Another reason why lack of property rights-respecting pipelines is going to hurt farmers for the foreseeable future...
The effects of a nationwide railway dispute are already hitting western Canada hard.
Even before Canadian Pacific announced it would lock out nearly 3,000 Teamsters Canada Rail Conference (TCRC) engineers, conductors and yard workers at midnight Saturday, American feed shippers began halting shipments north, fearing a work stoppage would strand their cargo once the network stopped operating.
“With the drought we had last year we already had a critical feed shortage, so right now they’re relying on somewhere between eight and 10 trains per week bringing up corn and dried distillers’ grain from the states to feed the more than million head of cattle in Western Canada,” said Foothills MP and Shadow Agriculture Minister John Barlow, whose riding south of Calgary includes some of Canada’s oldest and most established cattle ranches.
“And if we don’t have that, we’re facing a pretty serious animal health crisis.”
For ranchers, producers and industries in much of the southern prairies, Canadian Pacific is their only railway option.
CN, Canada’s largest railway in both revenue and network, built their transcontinental line along a more northerly route, with the bulk of branch lines and secondary routes servicing areas south of Saskatoon and Edmonton largely abandoned over the decades.
A strike vote held earlier in March saw 96 per cent of TCRC members voting in favour of a strike, reflecting the frustrating impasse taking root at the bargaining table.
The stalemate continued until Wednesday evening when Canadian Pacific issued a 72-hour lockout notice.
“For the sake of our employees, our customers, the supply chain we serve and the Canadian economy that is trying to recover from multiple disruptions, we simply cannot prolong for weeks or months the uncertainty associated with a potential labour disruption,” Canadian Pacific President and CEO Keith Creel said in a company statement.
“The world has never needed Canada’s resources and an efficient transportation system to deliver them more than it does today. Delaying resolution would only make things worse. We take this action with a view to bringing this uncertainty to an end.”
Teamsters Canada Rail Conference spokesperson Stéphane Lacroix said negotiations resumed Thursday, but concurred with observations from Canadian Pacific that the two sides remained far apart.
“We’re really, really disappointed,” he said of the impending lock-out.
“Yesterday’s announcement of a lock-out is upsetting, and our members are not very pleased with that.”
The overwhelming strike vote notwithstanding, Lacroix said work stoppages are the last thing their members want.
“They wanted to keep negotiating, they wanted to fix the issues and reach an agreement,” he said.
While wages, pensions and benefits remain at the centre of the impasse, Lacroix said the union also wanted the railway to address concerns over rest and work rules.
“Yard employees at Canadian Pacific are only allowed ten hours rest,” he said.
“In some locations it isn’t sufficient time to go home, to rest and return for their next tour of duty.”
A statement released Thursday by the Canadian Federation of Independent Business (CFIB) said the dispute could not come at a worse time for their members.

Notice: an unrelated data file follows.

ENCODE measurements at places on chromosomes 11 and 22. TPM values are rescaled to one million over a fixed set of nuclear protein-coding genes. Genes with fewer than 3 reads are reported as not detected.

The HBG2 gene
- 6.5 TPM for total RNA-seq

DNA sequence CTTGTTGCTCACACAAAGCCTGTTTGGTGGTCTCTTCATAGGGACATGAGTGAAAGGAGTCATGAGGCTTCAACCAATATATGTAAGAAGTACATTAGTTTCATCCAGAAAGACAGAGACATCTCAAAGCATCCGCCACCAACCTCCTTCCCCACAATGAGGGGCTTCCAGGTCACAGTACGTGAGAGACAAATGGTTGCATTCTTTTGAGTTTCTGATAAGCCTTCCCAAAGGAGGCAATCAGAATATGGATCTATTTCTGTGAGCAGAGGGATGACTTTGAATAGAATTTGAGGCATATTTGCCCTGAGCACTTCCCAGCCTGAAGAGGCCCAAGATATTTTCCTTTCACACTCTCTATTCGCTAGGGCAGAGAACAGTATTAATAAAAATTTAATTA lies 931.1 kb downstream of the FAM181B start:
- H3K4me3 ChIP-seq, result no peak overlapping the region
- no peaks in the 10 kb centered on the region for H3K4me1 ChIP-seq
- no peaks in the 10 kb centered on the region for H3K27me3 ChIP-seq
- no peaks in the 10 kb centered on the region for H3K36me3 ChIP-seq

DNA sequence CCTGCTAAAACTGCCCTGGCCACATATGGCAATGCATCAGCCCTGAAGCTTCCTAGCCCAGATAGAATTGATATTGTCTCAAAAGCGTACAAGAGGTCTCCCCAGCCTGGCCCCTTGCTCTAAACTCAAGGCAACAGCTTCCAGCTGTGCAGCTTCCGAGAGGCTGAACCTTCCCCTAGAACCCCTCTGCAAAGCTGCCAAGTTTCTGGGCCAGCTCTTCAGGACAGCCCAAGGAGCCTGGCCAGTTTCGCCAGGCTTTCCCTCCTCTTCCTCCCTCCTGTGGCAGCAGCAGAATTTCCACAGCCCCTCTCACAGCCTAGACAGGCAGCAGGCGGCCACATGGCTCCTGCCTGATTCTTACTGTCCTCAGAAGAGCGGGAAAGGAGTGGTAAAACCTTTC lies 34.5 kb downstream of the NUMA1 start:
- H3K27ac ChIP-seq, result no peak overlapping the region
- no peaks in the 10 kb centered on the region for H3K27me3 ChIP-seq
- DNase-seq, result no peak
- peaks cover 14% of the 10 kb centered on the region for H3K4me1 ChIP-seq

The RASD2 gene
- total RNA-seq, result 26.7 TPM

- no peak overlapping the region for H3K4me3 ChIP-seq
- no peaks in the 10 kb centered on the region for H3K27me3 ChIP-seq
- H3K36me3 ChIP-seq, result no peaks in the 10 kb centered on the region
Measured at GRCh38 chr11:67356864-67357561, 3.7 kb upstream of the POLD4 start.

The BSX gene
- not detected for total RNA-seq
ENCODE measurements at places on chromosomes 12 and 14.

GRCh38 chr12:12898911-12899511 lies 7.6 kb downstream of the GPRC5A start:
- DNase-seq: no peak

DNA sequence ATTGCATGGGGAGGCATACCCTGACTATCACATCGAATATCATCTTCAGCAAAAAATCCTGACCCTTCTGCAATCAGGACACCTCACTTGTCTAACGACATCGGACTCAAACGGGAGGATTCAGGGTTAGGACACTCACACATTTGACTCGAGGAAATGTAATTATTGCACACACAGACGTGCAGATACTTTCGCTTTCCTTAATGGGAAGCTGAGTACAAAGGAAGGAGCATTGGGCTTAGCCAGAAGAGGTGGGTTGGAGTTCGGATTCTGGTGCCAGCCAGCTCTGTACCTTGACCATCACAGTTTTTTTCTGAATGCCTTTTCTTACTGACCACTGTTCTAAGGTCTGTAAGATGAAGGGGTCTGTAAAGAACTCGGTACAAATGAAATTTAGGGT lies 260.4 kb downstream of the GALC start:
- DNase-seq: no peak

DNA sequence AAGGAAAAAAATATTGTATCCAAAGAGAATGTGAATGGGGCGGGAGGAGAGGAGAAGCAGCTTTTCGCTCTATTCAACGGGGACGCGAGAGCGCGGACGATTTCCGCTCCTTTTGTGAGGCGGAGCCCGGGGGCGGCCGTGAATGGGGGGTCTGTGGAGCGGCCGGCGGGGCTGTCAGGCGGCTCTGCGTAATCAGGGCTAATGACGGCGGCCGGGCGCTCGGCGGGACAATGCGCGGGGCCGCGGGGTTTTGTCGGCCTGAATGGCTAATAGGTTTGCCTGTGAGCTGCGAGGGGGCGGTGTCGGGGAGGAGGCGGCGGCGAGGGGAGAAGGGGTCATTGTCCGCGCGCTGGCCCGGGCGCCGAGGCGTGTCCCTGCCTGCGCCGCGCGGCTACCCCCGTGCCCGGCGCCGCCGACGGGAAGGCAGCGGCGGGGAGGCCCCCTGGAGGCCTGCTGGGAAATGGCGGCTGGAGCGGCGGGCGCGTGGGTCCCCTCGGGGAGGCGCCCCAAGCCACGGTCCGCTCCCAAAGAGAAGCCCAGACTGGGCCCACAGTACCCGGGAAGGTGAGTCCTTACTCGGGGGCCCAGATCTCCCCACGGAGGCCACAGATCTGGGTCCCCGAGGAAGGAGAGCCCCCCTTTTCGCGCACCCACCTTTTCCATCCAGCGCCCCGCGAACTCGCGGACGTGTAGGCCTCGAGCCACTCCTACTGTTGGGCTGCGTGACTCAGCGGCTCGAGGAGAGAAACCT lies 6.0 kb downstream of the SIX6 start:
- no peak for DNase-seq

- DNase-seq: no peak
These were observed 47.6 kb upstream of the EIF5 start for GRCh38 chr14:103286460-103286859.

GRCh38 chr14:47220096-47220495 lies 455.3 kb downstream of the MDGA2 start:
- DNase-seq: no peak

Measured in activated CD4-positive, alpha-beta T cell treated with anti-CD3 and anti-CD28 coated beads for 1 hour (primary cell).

“As many businesses rely heavily on rail services to send and receive their goods from Canadian and international suppliers, the work stoppage will further disrupt their operations and create more uncertainty at a time that is already challenging for many businesses,” the statement read.
“Only 35% of businesses have returned to normal sales, while debt levels and share of businesses considering bankruptcy remain high.”
In light of the ongoing worldwide supply chain crisis — and Ottawa’s invocation of the Emergencies Act last month to ostensibly clear trade-crippling freedom convoy blockades at land border crossings — many are predicting the Trudeau Liberals are preparing to table back-to-work legislation or declare the railroads an essential service.
Spokespersons for both the Transport and Labour ministers declined to answer direct questions about legislating trains back onto the rails, directing the National Post instead to a statement from Labour Minister Seamus O’Regan.
In the statement, O’Regan said he respected the collective bargaining process, adding that both he and Transport Minister Omar Alghabra would monitor the impact of any work stoppages — strongly suggesting the federal government was not intending to step in before any deadline expired.
In a tweet later Thursday, O’Regan said, “Update: CP Rail and TCRC remain at the table with the support of federal mediators. I’ve been in regular contact with them and continue to monitor the situation closely. It’s not lost on us that this news is already starting to have real impacts.”
Barlow said the dispute ending in either a strike or lockout shouldn’t have come as a surprise to anybody.
“We’ve been in contact with Minister O’Regan asking them to make sure that they have a contingency plan in place that will prevent a strike,” he said.
“That’s up to them whether that’s binding arbitration or back-to-work legislation.”
All this, Barlow said, as ranchers scramble to feed their herds and farmers wait to ship grain harvested two seasons ago.
“All of these things take time, and that’s something we do not have right now,” he said.
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